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Customizing the Bash Environment

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Bash Environment Customization

Being able to customize the Bash environment on your server has a multitude of benefits such as adding aliases for common commands you use, customizing the prompt displayed when connected, as well as displaying information on login. This article will assist you in learning how to do this.


.bashrc File

Any Bash environment customizations are usually placed in the .bashrc file. It is always located in the home directory for the user and any customizations explained in this article will need to be placed in this file. One thing to note is that the commands placed into the .bashrc file are recognized as bash commands and you can test them in your shell environment before adding them to the file to ensure the customization will do what you want it to.


Set Environment Variables

Bash has some environment variables set to allow for tab-completion of commands as well as to allow you easy access to information about the shell. One of the most common environment variable changes is modifying the PATH variable that tells bash what paths to search for commands. To set environment variables you just need to write out the variable, as shown here.


You’ll notice that there is PATH twice there. To keep the current information in the PATH variable when modifying it, you have to invoke it when setting it and append your changes to the end. You can set any environment variables you know you’ll need here.


Bash Command Aliases

Bash has a built-in system that allows you to add command aliases. Bash command aliases allow you to create your own commands or use certain flags for commands on standard command invocation. For example, one of the most common aliases is for the command ls to list all files, including hidden ones. This example is below:

alias ls='ls -a'

You can also create aliases to perform long commands, such as connecting to another server as shown here:

alias servername='ssh'

Bash aliases are extremely powerful and can increase your overall productivity in the Bash environment. 


Customizing the Bash Prompt

In addition to aliases, you can also customize the way your bash prompt looks. We are going to go over basic customization, but if you would like to read more about controlling the prompt, the official Bash documentation has you covered and that link can be found here. Moving forward, below is an example of a prompt that displays the logged in user, the short hostname, the exit code of the last command passed, and on a new line provides the typing prompt:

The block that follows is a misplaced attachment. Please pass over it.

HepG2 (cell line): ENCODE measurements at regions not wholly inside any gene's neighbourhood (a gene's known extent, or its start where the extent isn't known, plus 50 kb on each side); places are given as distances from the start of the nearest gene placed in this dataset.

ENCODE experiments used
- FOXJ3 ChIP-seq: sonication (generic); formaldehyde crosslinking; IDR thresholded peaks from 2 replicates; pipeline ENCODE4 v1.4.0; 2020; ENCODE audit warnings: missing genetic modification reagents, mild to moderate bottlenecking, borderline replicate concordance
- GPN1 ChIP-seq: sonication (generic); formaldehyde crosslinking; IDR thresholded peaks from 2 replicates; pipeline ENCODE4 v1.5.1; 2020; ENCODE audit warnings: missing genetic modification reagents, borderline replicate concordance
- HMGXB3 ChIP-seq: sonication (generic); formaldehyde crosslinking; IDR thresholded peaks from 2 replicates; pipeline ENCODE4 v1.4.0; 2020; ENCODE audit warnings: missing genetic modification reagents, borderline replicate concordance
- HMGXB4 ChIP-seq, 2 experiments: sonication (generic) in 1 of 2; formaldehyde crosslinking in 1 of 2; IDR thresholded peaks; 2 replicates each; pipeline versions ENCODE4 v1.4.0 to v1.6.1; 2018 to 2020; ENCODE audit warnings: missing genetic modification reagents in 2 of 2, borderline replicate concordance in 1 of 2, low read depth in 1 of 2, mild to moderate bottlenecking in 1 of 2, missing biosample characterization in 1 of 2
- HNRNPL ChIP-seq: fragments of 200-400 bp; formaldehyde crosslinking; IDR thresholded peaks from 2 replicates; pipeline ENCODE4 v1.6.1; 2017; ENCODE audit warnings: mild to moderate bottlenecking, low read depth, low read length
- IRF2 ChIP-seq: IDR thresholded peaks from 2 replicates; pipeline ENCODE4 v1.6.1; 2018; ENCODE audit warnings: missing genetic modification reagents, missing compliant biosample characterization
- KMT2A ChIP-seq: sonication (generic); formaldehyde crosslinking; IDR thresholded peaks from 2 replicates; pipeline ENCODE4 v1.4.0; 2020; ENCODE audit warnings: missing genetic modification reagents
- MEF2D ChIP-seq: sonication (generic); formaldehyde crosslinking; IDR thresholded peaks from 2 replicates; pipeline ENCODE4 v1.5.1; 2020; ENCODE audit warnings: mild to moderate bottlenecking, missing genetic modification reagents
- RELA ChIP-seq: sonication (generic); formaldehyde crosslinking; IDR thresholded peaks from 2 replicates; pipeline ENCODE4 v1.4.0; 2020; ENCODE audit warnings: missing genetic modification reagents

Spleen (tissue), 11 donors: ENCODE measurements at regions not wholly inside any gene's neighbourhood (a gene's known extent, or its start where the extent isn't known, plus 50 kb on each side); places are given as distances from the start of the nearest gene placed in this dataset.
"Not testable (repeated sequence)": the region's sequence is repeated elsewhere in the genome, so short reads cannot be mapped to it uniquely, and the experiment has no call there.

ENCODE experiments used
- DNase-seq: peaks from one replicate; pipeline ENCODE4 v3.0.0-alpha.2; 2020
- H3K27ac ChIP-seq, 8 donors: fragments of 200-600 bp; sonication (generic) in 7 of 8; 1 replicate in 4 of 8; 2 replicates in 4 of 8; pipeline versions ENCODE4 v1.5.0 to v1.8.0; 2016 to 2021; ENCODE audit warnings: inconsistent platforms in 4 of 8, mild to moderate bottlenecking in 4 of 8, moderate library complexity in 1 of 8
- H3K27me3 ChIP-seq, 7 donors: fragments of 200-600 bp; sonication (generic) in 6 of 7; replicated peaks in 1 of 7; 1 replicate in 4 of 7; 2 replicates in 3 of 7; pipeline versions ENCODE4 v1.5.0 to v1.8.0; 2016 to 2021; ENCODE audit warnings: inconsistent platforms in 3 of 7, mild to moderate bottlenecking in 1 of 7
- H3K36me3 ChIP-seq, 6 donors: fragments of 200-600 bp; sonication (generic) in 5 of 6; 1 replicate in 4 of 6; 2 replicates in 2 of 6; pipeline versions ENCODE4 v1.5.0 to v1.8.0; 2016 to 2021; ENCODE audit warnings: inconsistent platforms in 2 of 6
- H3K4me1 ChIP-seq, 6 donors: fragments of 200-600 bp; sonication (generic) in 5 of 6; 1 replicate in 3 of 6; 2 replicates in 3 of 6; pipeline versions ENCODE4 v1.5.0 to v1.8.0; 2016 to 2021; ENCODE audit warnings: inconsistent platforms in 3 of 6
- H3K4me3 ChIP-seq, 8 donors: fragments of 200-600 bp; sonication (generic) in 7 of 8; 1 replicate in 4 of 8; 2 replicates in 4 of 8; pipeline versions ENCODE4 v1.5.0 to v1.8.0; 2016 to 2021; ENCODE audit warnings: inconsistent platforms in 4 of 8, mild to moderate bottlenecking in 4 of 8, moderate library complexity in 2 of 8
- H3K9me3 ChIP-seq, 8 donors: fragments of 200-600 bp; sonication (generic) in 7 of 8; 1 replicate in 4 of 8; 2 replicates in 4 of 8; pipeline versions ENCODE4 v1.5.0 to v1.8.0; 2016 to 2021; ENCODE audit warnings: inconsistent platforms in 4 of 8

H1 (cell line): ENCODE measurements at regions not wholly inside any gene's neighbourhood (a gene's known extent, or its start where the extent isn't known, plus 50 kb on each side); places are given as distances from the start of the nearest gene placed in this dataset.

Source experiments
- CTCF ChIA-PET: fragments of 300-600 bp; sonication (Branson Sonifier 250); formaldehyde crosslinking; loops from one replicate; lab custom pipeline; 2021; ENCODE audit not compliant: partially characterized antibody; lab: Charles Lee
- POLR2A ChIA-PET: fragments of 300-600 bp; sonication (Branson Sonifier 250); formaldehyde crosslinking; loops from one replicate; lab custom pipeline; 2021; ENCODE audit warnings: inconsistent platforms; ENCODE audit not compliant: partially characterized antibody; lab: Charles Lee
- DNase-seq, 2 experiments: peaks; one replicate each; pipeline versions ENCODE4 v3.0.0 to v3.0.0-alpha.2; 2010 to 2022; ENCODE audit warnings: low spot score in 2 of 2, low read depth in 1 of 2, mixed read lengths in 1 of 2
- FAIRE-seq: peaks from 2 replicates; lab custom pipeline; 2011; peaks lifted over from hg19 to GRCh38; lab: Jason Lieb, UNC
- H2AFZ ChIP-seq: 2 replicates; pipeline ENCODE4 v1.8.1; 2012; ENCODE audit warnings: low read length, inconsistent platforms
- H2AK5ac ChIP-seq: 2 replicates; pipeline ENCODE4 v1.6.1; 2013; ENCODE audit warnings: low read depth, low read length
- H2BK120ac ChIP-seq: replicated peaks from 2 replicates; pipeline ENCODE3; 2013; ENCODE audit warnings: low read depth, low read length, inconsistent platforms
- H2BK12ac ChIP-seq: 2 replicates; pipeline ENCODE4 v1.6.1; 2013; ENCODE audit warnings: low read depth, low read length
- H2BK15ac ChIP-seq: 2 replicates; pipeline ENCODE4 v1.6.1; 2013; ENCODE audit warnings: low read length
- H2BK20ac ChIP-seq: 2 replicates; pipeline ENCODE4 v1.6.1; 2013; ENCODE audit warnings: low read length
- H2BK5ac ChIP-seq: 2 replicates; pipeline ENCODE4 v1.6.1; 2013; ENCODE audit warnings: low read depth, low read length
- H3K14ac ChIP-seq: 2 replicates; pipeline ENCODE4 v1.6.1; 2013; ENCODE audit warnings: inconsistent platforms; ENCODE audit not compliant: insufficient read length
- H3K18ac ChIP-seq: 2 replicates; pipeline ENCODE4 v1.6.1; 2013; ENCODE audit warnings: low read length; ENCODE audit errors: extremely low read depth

Displaying Customized Bash Prompt

To obtain this prompt, you would place the following in the .bashrc file

PS1="[\u@\h:\w] \$?\n\\$ "
  • \u – The current username
  • \h – The short hostname (hostname up to the first ‘.’)
  • \w – The working directory, with $HOME abbreviated with a tilde (i.e. /home/hwtest/txt/ turns in to ~/txt/)
  • \$? – The previous command’s exit code. This will update after each command is run.
  • \n – Newline character
  • \\$ – This displays a $ as the beginning of the command line unless the UID is 0, in which it shows a # as shown above.

There are some powerful things you can do with the prompt customization, and this is just scratching the surface. Generating a prompt that’s not only readable but also informative is key to working in the Bash environment.


Information Display on Login

Since the .bashrc file is executed every time a new bash session is opened, you may find yourself wanting a common command to display information to run as soon as the shell is opened. Not only does Bash support this, but it’s extremely easy to do. I’ve included a sample .bashrc file below as an example.

# .bashrc

# Source global definitions
if [ -f /etc/bashrc ]; then
        . /etc/bashrc

# Uncomment the following line if you don't like systemctl's auto-paging feature:

# User specific aliases and functions

# Environment Variables

# Aliases
alias ls='ls -a'
alias ll='ls -lah --color=auto'

# Prompt
PS1="[\u@\h:\w] \$?\n\\$ "

# Display on session start
df -h

You can see the result of adding the df -hand uptime commands in the following example.

Image displaying an example of adding commands to bashrc

The commands will run every time a new shell session is started so be sure to only put quick and low resource cost commands here or it could delay the session from starting.


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